Thousands of nurses, primary school teachers and principals are calling on New Zealand’s public authorities to ensure decent pay for educators, as well as guaranteeing the future of quality public education, and are prepared to walk off the job.
Nurses are planning to strike for the first time in 30 years
After months of negotiations, the New Zealand government’s latest pay offer to nurses was rejected in June, and a nationwide, 24-hour strike is planned for 12 July. Nurses say they are overworked and underpaid, and hospitals are chronically understaffed. That explains why they are ready to go on strike, for the first time for 30 years.
Minister for health David Clark highlighted that the nurses’ discontent had been brewing after nine years of neglect under the previous, National government: “Their frustration is understandable ... I think everyone agrees nurses should be paid more than they are now, but it takes more than one pay round to address nine years of neglect. We have a fiscal limit, and we’ve put out there the best offer we could put out there.”
Other groups to strike since the Labour-led government took over in October 2017, the first Labour government in a decade, include cinema workers, fast-food workers, and bus drivers.
The opposition National party has criticized the government for failing to listen to nurses’ concerns, and say that they have a duty to meet the “hugely raised expectations” of workers under their government.
NZEI: First primary school teachers’ action in over 24 years
Primary school teachers are also ready to strike for half a day on 15 August, their first strike action in more than 24 years.
Primary school teachers and principals, members of NZEI Te Riu Roa (NZEI), overwhelmingly voted on 3 July in favour of a three-hour work stoppage on 15 August, and are now discussing whether to extend the strike to a full day. They expressed their anger at the inadequate pay offers of Ministry of Education.
They had asked for more time to teach and lead, more support for children with additional learning needs and a pay jolt to stem the teacher shortage. Instead, most teachers (about 86%) are being offered a pay rise ranging from about 2.2-2.6% a year for three years, and just 12 minutes extra a week of time to work individually with children or plan and assess learning. The offer was far from the 16% over two years that members had identified as being necessary to address recruitment and retention issues that had grown during the term of the previous National government. The request to fund a Special Education Needs Coordinator (SENCO) in every school to assist children with additional learning needs was also ignored.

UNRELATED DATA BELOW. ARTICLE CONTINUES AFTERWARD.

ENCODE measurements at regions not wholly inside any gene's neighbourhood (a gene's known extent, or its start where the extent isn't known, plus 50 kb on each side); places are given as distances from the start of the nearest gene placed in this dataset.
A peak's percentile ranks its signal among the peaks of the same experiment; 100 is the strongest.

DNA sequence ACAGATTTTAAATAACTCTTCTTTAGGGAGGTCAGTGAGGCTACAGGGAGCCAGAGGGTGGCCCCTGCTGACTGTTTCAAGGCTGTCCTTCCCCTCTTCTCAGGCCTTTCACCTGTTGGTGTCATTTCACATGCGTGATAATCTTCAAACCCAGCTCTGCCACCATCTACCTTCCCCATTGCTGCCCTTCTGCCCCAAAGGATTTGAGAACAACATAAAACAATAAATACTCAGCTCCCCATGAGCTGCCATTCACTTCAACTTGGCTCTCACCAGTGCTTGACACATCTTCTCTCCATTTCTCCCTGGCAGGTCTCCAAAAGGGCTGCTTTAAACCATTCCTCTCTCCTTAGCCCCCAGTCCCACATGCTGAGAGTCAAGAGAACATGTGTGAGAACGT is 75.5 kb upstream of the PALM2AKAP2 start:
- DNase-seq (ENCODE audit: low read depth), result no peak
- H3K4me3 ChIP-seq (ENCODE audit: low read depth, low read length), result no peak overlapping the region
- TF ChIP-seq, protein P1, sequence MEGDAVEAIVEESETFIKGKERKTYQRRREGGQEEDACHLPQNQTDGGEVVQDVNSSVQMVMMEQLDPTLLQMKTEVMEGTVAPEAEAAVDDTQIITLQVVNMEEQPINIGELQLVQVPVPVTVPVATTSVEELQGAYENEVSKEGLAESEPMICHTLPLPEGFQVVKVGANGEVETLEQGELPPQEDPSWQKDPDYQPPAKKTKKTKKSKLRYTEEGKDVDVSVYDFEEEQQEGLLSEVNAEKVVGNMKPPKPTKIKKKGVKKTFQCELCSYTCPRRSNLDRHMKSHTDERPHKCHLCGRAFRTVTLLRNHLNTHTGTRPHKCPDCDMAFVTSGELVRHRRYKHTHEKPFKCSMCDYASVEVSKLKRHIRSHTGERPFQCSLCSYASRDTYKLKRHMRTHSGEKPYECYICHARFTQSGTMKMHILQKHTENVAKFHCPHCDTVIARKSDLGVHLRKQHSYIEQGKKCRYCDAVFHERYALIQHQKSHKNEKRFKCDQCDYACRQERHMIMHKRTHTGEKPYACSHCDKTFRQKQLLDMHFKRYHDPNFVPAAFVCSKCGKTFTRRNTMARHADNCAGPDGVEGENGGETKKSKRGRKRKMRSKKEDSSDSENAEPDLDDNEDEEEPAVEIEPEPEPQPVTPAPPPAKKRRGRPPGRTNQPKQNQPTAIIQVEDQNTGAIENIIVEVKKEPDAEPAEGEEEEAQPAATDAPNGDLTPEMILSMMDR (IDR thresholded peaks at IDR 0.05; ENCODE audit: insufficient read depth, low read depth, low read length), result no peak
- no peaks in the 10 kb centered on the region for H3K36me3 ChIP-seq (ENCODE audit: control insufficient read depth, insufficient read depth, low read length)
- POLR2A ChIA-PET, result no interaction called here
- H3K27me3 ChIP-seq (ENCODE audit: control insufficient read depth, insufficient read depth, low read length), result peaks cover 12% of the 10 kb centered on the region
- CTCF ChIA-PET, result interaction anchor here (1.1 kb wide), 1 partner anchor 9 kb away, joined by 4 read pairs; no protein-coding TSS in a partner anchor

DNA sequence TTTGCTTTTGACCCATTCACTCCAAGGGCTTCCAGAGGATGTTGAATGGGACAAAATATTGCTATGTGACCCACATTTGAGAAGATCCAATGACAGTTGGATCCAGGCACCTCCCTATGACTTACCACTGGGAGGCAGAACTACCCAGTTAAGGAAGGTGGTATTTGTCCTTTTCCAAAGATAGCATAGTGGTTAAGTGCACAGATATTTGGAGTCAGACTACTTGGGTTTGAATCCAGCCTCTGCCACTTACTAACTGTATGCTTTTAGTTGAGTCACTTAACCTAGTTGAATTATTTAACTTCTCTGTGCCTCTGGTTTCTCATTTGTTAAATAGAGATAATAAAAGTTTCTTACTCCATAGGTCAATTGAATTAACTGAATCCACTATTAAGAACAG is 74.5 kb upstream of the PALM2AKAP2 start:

The lead negotiator for teachers, Liam Rutherford, warned that the current crisis would become a disaster if the Government did not get serious about the issues facing the profession.
“At many of the meetings, members felt that a stoppage from 1.30-4.30pm did not send a strong enough message, and there were many calls for the strike to be for a full day.” In response, he explained, NZEI’s National Executive is now calling for member feedback on whether to extend the strike, which may result in an electronic ballot being held at the beginning of next term.
Support of school communities needed
@chrishipkins I’m tired. I’m stressed. I’m overworked. I’m underpaid. My colleagues and I try to keep each other afloat as much as we can. But the truth is... we just need more support. Please. Give us the resourcing we so truly need. #kuataētewa #itstime @NZEICampaigns pic.twitter.com/yEJ4eMHgBX— Sulzy (@sasulz) June 28, 2018
The lead negotiator for principals, Louise Green, also stressed that teachers and principals were very conscious of the inconvenience for students and families, “but we’re taking action now to avert the very real threat of larger class sizes within just a few years.”
Green was adamant that the ongoing support of school communities was essential to the success of the 3 August action.
Future of quality public education at stake
“We want to be able to give every student a quality education that meets their needs, and our parent communities understand that,” Green insisted. “Primary teachers have not taken industrial action in New Zealand since 1994, and the fact that we are taking such a step shows the grave concerns we have for the future of quality public education. The Government needs to take some courageous decisions now for the sake of children and their learning.”
The education union will be meeting with the Ministry in further negotiations over the coming weeks to try and reach a settlement addressing the issues that principals and teachers have raised.